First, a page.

GREAT LAKES SCIENCE CENTER Enlarge
“Facing Mars” gives visitors a unique taste of interplanetary travel as it explores the physical, scientific, and psychological challenges of traveling for months to get to the Red Planet. The exhibition, composed of nearly 30 interactive displays, is on loan from the Ontario Science Centre in Toronto. It will remain in downtown Cleveland until Sept. 5.
Among the most popular displays in the exhibit is the Marswalk, in which visitors can strap on a harness and experience the reduced gravity (about a third of Earth’s) that they’d find on Mars.
Another favorite is the Spinning Chair, which reflects the fact that two-thirds of space travelers experience motion sickness. After spinning for 30 seconds in the chair, visitors try to solve simple problems on a console in front of them, and believe me, it’s harder than it sounds.
Visitors can also design and launch mini-rockets, try their hands at space surgery, stir up a Martian dust storm, toss gliders to see how they’d fly on Mars, create a stop-motion movie of a Martian colony, do a simulated fly-over of Mars landing spots, shift their body fluids until their faces turn puffy, and find out what they’d eat on an extended space journey — and how they’d go to the bathroom.
Other exhibits focus on the psychological aspects of deep space travel, showing how emotions can be contagious and gauging how well people might handle extended confinement and isolation, as well as forced togetherness.
Yet “Facing Mars” entails much more than just playing astronaut, according to Dante Centuori, director of creative productions at the science center.
“It really tells the story of the challenges, the human challenges involved with a journey to Mars,” he said. “It’s not just about hardware; the exhibit is more about you. Would you go?
“Each exhibit tries to help get your mind around some of these challenges, whether it’s about being subjected to reduced gravity or the psychological challenge of being isolated. Or just to make you think about how important crew selection is. You know, you’re going to have people in a can together for three years.”
With today’s propulsion technology, and taking advantage of sophisticated orbital mechanics, Mr. Centuori said it would take close to eight months for astronauts to get to Mars. They’d then have to stay there for almost two years before the planets lined up again, then embark on the homeward journey, another six to eight months.
“A three-year trip over millions of miles is no easy feat,” he said. “It’s not something we’ve ever done before, and given that roughly two out of three unmanned missions to Mars have been failures, it’s also not something to take lightly with astronauts’ lives at stake.”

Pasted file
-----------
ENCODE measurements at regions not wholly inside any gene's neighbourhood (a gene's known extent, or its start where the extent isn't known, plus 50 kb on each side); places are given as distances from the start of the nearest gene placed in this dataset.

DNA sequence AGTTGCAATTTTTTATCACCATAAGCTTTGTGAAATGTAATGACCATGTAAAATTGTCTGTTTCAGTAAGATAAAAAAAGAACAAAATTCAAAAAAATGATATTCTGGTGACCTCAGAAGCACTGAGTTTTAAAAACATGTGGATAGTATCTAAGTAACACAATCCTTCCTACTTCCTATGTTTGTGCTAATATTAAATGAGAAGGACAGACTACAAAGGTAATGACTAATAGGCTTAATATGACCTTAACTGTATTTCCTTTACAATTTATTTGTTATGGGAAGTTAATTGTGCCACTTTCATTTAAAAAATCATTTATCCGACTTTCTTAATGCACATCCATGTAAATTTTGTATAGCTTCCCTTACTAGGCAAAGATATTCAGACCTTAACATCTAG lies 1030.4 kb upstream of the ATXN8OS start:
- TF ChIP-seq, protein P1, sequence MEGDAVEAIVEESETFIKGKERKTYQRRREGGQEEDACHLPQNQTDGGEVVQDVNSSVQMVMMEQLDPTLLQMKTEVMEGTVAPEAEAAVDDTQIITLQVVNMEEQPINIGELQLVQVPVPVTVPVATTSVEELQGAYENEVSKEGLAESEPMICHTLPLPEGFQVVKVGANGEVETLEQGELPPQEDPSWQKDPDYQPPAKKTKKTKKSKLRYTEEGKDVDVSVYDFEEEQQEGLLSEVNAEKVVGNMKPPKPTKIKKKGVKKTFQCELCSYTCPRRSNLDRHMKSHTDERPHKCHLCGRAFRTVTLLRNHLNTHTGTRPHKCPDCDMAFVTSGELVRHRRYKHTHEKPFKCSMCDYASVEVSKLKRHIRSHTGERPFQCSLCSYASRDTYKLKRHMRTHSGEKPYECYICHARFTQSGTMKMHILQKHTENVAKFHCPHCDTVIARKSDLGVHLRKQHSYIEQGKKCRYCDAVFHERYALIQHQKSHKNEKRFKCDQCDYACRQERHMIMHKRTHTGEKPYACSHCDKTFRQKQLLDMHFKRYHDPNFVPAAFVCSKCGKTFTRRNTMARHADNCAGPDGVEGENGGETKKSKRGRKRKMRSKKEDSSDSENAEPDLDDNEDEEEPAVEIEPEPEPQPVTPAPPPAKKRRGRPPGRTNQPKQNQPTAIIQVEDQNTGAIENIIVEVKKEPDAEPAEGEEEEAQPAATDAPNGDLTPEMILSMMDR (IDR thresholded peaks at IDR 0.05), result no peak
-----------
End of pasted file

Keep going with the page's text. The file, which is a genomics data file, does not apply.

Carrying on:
Mr. Centuori said the exhibition is meant to be thought-provoking, and there’s evidence that is it. At its entrance, there’s a large sign that asks visitors, “Would you go to Mars?” They vote yes or no by walking through one of two turnstiles. At the exhibit’s exit, another signs asks, “Would you STILL go to Mars?” and there are two more turnstiles.
At the entrance, the “Yes” votes amounted to about 67 percent, but on the way out, the total was barely above 50 percent. Thousands of people had changed their minds.
“I guess the exhibit made them think about it what it takes and what the risks are,” said Mr. Centuori. “I’m not surprised that the number goes down.”
What about Mr. Centuori? Would HE go to Mars?
“You know what?” he said. “I wouldn’t. I couldn’t imagine being so far from home, being away for three years. If someone said, ‘Would you spend a week in a Space Station?’ I’d say sign me up. But Mars? No way. Too long. I mean, even when you go to the moon, you can get back in a couple of days.
“But it sure is fun to think about it.”
Since last year, the lakefront science center has also been the home of the NASA Glenn Visitor Center, which features flight simulators, interactive displays, and artifacts including the Skylab 3 Command Space Module used in 1973 to take three astronauts to the Space Station and back to Earth.
The Great Lakes Science Center is along the Cleveland lakefront, right next to the Rock and Roll Hall of Fame and Museum. Its hours are 10 a.m. to 5 p.m. daily. Admission is $14.95 for adults and $12.95 for children, which includes all exhibits plus admission to either the NASA Glenn Visitor Center or an Omnimax film. Admission is free on Tuesday for those 18 and younger when accompanied by an adult. Information: 216-694-2000 or greatscience.com.
IF YOU GO
Great Lakes Science Center
When: hours are 10 a.m. to 5 p.m. daily.
Where: located along the Cleveland lakefront, right next to the Rock and Roll Hall of Fame and Museum.
Cost: Admission is $14.95 for adults and $12.95 for children, which includes all exhibits plus admission to either the NASA Glenn Visitor Center or an Omnimax film. Admission is free on Tuesday for those 18 and under when accompanied by an adult.